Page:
SAT: A Flipped Classroom on Flipped Classrooms (Maxine Armstrong)
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12 January 2016
So you currently teach healthcare practitioners within higher education and you are wondering should you be flipping your teaching? But you are unsure about how to do it, what is involved and even what exactly is flipped learning.
Essentially, a flipped classroom is where the homework component comes before the class or lecture, but it encompasses a number of different approaches (Educause, 2012, p.1). Flipped classrooms are not new, but as a learning model it has become more widespread in recent years, initially within the school sector, but also in higher further education, due to the proliferation of digital media (JISC, 2015).
At the conference I will discuss how a learning activity is being implemented that uses a flipped learning approach to inform and promote discussion on the phenomenon of flipped classrooms. The learning activity provides online multimedia resources prior to attending at a workshop, and is aimed at educators of healthcare practitioners. However, the learning activity has been informed by research from different disciplines, so that it can be more widely applied.
Although the focus of the presentation will be on the online resources, their impact on the workshop will also be discussed as they are intrinsically linked. An explanation of how the tasks map to the learning objectives will be provided.
The online resources for the learning activity include a variety of digital media. After a brief introductory video the participants are asked to complete a short anonymous survey using Google Form, to gauge their attitudes to flipped classrooms before they review the remaining content. This survey is anonymous and the results and comments will be used within the workshop to promote discussion. The survey will be made available before the conference so that it can be used in the presentation to demonstrate the range of concerns and issues of interests to conference attendees.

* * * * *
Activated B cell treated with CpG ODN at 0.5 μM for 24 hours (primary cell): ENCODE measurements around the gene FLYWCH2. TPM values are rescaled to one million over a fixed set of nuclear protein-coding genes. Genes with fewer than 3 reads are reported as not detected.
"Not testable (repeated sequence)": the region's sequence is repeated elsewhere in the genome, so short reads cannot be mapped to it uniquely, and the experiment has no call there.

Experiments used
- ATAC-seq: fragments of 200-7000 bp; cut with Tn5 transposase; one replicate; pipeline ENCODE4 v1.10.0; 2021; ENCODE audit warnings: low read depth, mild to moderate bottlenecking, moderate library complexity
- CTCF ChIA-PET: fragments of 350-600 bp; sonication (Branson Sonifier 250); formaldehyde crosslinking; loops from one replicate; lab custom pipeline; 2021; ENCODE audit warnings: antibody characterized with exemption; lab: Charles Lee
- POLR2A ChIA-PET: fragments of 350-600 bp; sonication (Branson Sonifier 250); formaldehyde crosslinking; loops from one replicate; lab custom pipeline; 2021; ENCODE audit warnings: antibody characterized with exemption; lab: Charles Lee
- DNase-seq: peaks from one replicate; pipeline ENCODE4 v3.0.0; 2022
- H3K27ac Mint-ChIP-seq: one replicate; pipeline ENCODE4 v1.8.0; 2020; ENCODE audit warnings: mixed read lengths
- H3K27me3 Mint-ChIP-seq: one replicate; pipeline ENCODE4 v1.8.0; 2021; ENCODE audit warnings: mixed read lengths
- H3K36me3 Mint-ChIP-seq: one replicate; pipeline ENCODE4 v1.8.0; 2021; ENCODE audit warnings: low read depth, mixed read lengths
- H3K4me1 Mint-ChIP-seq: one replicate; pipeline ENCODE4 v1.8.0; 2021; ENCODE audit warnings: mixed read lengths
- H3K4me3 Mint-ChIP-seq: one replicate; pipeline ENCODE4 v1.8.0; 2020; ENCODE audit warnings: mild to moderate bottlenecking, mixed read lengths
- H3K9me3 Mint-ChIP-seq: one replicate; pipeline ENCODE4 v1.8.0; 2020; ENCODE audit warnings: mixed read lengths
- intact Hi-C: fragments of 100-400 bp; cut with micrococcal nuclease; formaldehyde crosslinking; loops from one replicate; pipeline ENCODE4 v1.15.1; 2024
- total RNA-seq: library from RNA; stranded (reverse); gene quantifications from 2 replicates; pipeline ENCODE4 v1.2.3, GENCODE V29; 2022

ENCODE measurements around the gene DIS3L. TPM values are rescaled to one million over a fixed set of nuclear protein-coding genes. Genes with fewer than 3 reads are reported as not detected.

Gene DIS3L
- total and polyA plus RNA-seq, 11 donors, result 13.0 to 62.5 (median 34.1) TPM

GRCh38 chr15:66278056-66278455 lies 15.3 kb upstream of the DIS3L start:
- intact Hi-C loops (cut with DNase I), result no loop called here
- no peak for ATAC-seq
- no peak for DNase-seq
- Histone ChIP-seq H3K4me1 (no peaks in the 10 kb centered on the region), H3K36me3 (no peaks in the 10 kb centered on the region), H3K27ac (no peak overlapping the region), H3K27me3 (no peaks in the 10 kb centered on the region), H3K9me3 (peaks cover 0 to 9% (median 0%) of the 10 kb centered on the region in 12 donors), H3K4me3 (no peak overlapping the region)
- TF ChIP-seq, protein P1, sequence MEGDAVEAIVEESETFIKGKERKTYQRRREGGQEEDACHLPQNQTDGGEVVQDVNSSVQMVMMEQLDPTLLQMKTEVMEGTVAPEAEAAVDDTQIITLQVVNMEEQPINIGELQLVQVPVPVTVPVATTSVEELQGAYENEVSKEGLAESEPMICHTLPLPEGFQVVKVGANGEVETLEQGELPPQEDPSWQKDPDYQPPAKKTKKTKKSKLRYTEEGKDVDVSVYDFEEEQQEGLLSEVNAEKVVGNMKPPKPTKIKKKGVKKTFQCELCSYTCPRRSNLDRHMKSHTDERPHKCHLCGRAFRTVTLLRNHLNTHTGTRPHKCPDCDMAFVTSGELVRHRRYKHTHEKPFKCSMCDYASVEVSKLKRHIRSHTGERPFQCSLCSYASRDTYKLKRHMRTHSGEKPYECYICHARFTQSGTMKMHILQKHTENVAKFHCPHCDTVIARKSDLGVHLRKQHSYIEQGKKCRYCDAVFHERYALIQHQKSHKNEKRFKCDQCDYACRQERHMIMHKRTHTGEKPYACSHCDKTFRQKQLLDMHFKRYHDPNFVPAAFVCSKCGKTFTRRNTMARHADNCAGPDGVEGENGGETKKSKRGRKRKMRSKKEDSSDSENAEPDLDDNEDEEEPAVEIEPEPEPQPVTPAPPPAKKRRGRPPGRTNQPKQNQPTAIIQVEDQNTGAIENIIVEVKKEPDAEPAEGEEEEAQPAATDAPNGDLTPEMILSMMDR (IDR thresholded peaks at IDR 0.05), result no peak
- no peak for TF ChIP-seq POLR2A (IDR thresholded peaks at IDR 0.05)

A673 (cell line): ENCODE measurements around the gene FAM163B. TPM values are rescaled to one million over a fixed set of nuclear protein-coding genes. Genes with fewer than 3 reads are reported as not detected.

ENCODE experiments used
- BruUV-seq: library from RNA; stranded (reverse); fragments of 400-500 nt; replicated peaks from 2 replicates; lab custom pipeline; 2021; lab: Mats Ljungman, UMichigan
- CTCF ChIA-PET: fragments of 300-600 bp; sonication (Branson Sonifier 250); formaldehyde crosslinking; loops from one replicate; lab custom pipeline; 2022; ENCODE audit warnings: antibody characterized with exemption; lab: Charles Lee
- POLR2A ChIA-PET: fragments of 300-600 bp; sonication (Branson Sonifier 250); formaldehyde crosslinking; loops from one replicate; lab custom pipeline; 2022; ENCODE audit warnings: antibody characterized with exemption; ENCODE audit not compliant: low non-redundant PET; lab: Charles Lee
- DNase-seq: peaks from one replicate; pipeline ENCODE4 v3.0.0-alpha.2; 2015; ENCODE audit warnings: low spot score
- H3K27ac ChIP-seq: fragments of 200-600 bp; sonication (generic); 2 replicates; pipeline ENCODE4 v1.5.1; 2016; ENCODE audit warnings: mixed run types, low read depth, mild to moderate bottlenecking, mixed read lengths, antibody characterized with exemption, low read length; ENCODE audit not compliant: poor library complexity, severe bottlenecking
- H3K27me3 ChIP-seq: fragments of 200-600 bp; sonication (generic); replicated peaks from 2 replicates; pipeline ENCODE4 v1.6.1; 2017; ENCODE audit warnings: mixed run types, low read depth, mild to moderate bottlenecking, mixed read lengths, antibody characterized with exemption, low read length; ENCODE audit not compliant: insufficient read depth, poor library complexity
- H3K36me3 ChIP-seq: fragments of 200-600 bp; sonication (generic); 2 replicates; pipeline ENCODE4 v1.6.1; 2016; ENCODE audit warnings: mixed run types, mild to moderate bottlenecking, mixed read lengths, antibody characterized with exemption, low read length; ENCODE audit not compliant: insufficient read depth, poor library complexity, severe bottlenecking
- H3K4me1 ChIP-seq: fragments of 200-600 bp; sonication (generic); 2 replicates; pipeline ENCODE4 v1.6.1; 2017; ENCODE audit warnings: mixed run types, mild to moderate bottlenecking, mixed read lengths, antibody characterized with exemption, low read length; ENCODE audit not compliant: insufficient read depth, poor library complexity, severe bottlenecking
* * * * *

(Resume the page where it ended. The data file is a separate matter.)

There will be an overview of some of the short five-minute videos that introduce each issue, within the presentation. The videos are deliberately bite-sized so that they can become an online repository for participants to review after the workshop. The issues will cover different factors that influence flipped classrooms, such as, the pedagogical advantages and challenges, digital media’s influence on learning design, procurement of hardware and software applications, legal and copyright requirements and adhesion to institutional policies. Technical development will also be considered, for both academic and support staff.
Finally a planning template, based on an example by Gilroy, et al. (2015, p.11), will be demonstrated that the workshop participants can use to design how they would flip their own teaching. These plans will be an opportunity for the workshop participants to discuss and reflect on their understanding of flipped classrooms and how they can apply their new knowledge in practice.
There is still uncertainty and confusion within the educational community over exactly what flipped classrooms are and whether they can they make a significant difference to student learning, therefore I am hoping for a lively discussion after my presentation.
Educause (2012) 7 Things you should know about Flipped Classrooms, Educause Learning Initiative, [online]. Available at https://net.educause.edu/ir/library/pdf/ELI7081.pdf (accessed 8 January 2016).
Gilboy, MB., Heinerichs, S., and Pazzaglai, G. (2015) Enhancing Student Engagement Using the Flipped Classroom, Journal of Nutrition Education and Behavior, vol. 47, Issue 1, pp. 109-114 [online]. Available at http://www.sciencedirect.com.libezproxy.open.ac.uk/science/article/pii/S1499404614006381 (accessed 11 November 2015).
Jisc (2015) Flipped Learning, InfoKit: Using Digital Media in new learning models (Flipped and Blended Learning), Jisc Digital Media [online]. Available at http://www.jiscdigitalmedia.ac.uk/infokit/models-of-learning/flipped-learning (accessed 13 November 2025).